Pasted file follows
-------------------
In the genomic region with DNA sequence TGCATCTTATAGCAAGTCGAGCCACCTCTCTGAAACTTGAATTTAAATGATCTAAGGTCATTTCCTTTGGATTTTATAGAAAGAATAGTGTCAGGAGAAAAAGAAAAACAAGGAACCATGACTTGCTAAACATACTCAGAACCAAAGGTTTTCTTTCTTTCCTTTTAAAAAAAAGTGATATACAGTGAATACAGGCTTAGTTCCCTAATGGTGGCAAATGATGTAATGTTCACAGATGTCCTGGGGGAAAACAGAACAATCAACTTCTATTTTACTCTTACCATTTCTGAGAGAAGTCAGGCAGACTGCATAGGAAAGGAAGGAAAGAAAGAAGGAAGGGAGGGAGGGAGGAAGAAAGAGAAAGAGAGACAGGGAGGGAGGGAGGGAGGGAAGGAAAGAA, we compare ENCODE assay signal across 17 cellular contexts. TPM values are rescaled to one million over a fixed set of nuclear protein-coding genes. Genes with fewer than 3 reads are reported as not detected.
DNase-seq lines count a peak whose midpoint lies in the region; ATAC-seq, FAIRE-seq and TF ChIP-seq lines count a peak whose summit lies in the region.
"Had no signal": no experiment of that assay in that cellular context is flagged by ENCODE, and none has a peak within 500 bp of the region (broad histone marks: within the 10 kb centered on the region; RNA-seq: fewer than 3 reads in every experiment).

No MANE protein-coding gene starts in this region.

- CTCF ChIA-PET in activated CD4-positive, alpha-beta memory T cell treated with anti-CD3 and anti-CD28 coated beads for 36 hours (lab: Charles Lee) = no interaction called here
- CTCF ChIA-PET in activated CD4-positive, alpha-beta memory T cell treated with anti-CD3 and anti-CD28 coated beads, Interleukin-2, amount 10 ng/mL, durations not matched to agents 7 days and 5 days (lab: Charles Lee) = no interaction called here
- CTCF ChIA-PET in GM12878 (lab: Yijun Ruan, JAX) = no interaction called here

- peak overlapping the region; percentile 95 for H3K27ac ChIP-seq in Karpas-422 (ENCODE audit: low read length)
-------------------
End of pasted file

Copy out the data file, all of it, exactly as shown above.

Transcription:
In the genomic region with DNA sequence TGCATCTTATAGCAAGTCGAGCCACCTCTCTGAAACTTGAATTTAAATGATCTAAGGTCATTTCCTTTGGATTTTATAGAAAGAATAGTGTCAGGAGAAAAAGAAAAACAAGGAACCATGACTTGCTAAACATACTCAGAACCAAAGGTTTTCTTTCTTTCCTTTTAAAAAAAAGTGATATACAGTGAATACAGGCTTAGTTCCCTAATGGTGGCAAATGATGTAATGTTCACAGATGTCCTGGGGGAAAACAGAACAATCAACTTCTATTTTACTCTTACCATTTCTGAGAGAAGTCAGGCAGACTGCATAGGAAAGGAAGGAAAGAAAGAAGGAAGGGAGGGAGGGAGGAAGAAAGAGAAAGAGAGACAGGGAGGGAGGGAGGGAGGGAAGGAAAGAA, we compare ENCODE assay signal across 17 cellular contexts. TPM values are rescaled to one million over a fixed set of nuclear protein-coding genes. Genes with fewer than 3 reads are reported as not detected.
DNase-seq lines count a peak whose midpoint lies in the region; ATAC-seq, FAIRE-seq and TF ChIP-seq lines count a peak whose summit lies in the region.
"Had no signal": no experiment of that assay in that cellular context is flagged by ENCODE, and none has a peak within 500 bp of the region (broad histone marks: within the 10 kb centered on the region; RNA-seq: fewer than 3 reads in every experiment).

No MANE protein-coding gene starts in this region.

- CTCF ChIA-PET in activated CD4-positive, alpha-beta memory T cell treated with anti-CD3 and anti-CD28 coated beads for 36 hours (lab: Charles Lee) = no interaction called here
- CTCF ChIA-PET in activated CD4-positive, alpha-beta memory T cell treated with anti-CD3 and anti-CD28 coated beads, Interleukin-2, amount 10 ng/mL, durations not matched to agents 7 days and 5 days (lab: Charles Lee) = no interaction called here
- CTCF ChIA-PET in GM12878 (lab: Yijun Ruan, JAX) = no interaction called here

- peak overlapping the region; percentile 95 for H3K27ac ChIP-seq in Karpas-422 (ENCODE audit: low read length)